Bootlegged In Baja

Santa Felipe Baja 250 Poster

Photo: 2013 San Felipe Baja 250 (unofficial) race poster

Last month, while my brother was down in San Felipe, Baja, for the Baja 250 – I was also supposed to go, but due to my flight delays out of San Franscisco, I missed my ride – my brother’s friend noticed a poster with his picture on it while walking down the street.  So my brother haggled down the price to $5 and picked up a copy.  Turns out, there are half a dozen of my photos on the poster – circled in red.  Unfortunately, I’ve yet to see a penny for my efforts.

So it goes these days as while trying to earn a living as a photographer.  Lots of people looking for free stuff, with few willing to pay.  No wonder why I’m 32 years old, and for all intents and purposes, homeless…

Thieves In The Night

Festival-Mediaval campground, Selb, Germany

Photo: Campground at the festival, Selb, Germany.  September 2012

Selb, Germany.

1 AM Friday, Sept. 7:  I say my goodbyes for the night and leave the campfire and head back to my tent.  The hour was still early for a night camped at a German music festival, but my body was still short on sleep from the last couple days of travel.  I entered my tent and zipped the door shut to the cool night air.  Earphones in, sleeping bag cozily around my head, I was tuned out to the noise and festivities that continued on late into the night.

4 AM:  I stir from my sleep to the sounds of a few shouts and some distant yelling.  I don’t think much of it, probably just some people with a little to much to drink doing something stupid.  I’m soon asleep again.

7 AM:  I awake to the lightening sky on my second morning camped in the farmers field turned makeshift campground for the 3 day music/medieval festival that would be occurring over the weekend.  I unzip my sleeping and look to grab my pants to get dressed.  Hmm, they’re not there?  Maybe under my backpack? Nope.  Hmm.  Then I look up at notice my tent is slightly unzipped.  Hmm, I don’t think I would have left it like that, but did I?  Then I start to get a feeling of panic as both my wallet and passport were in the pockets of my pants.  I hop out of my tent into the frosty morning air and look around.  I spot my neighbor and tell him that my pants are missing along with my wallet and ask if he’s seen anything during the night.  Nope, he had gone to bed early with his kids.  Shit I think, not only is my wallet gone and passport gone, but that was my only pair of pants.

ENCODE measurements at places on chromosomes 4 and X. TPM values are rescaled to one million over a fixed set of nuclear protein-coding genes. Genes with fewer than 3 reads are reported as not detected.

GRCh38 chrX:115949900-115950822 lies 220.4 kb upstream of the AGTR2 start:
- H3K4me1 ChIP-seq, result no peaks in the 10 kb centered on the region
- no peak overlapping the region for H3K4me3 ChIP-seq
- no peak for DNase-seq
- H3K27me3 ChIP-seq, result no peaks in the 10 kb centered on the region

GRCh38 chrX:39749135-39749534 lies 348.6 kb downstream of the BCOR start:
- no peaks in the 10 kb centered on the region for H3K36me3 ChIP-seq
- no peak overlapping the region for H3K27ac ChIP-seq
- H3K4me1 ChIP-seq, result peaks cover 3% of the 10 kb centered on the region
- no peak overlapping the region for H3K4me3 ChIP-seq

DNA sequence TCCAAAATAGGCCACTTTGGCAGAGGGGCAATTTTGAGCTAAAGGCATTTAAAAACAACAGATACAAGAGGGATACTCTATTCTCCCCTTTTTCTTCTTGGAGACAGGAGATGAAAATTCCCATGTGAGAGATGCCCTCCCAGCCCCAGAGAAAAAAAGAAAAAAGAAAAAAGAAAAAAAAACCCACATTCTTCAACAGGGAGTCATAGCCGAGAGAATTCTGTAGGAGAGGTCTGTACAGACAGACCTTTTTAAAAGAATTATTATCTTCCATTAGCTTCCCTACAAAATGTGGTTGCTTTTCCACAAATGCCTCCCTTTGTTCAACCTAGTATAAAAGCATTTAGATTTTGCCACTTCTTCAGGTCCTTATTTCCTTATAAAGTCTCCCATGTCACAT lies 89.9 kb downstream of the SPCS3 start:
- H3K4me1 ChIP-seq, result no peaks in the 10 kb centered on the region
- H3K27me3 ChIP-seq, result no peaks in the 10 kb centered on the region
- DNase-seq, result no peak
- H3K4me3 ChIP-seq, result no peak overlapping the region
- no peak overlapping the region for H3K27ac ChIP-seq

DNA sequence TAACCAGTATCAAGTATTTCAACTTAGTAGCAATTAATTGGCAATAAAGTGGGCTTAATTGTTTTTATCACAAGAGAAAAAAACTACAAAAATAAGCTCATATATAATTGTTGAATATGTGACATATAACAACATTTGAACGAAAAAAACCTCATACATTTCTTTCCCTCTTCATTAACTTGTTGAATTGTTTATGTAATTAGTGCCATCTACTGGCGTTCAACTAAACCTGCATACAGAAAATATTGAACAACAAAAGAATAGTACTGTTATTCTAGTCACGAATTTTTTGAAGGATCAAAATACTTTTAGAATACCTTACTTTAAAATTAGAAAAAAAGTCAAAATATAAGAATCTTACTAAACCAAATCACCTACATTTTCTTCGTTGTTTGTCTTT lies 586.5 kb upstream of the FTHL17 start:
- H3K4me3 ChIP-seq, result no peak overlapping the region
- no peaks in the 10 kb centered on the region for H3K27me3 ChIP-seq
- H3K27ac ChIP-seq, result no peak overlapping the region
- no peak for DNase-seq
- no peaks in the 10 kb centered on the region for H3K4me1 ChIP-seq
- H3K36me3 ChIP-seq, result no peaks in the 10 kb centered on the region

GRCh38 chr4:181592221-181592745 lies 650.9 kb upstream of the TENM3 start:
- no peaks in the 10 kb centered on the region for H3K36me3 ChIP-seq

A few moments later I’m looking around a see a dark shape in the bushes about 20 feet from my tent.  My pants, minus my wallet.  Shit.  As luck would have it though, my passport and cell phone remained.  But still, shit!  My cell phone battery was almost dead, but I make a quick call to my brother to contact my dad to cancel all my credit cards, but as it was 11pm in California, there wasn’t much that could be done at the time.

I walk to the entrance booth and in my bad German explain what happened.  Yes, they already know, and there were several others standing around that also had everything from cash, cameras and cell phones stolen during the night.  A group of thieves, 3 or 4 of them had come across the field during the night and raided the campground full of unsuspecting festival goers.

The screams that had woken be up during the night were from a woman who’s tent one of the men entered.  This alerted others which led to a chase through the campground.  A tackle and swift elbow to the head led to one of the thieves being knocked out and taken into custody by the police.  Unfortunately he didn’t have anything on him.  The man was from [insert name of eastern European country starting with an S which borders Poland and Czech Republic] so he didn’t speak German for the police to try and interrogate.  At least they got one of the bastards, I though.  Too bad someone didn’t give him a few more kicks though.  And my wallet was still missing, which didn’t help my situation much.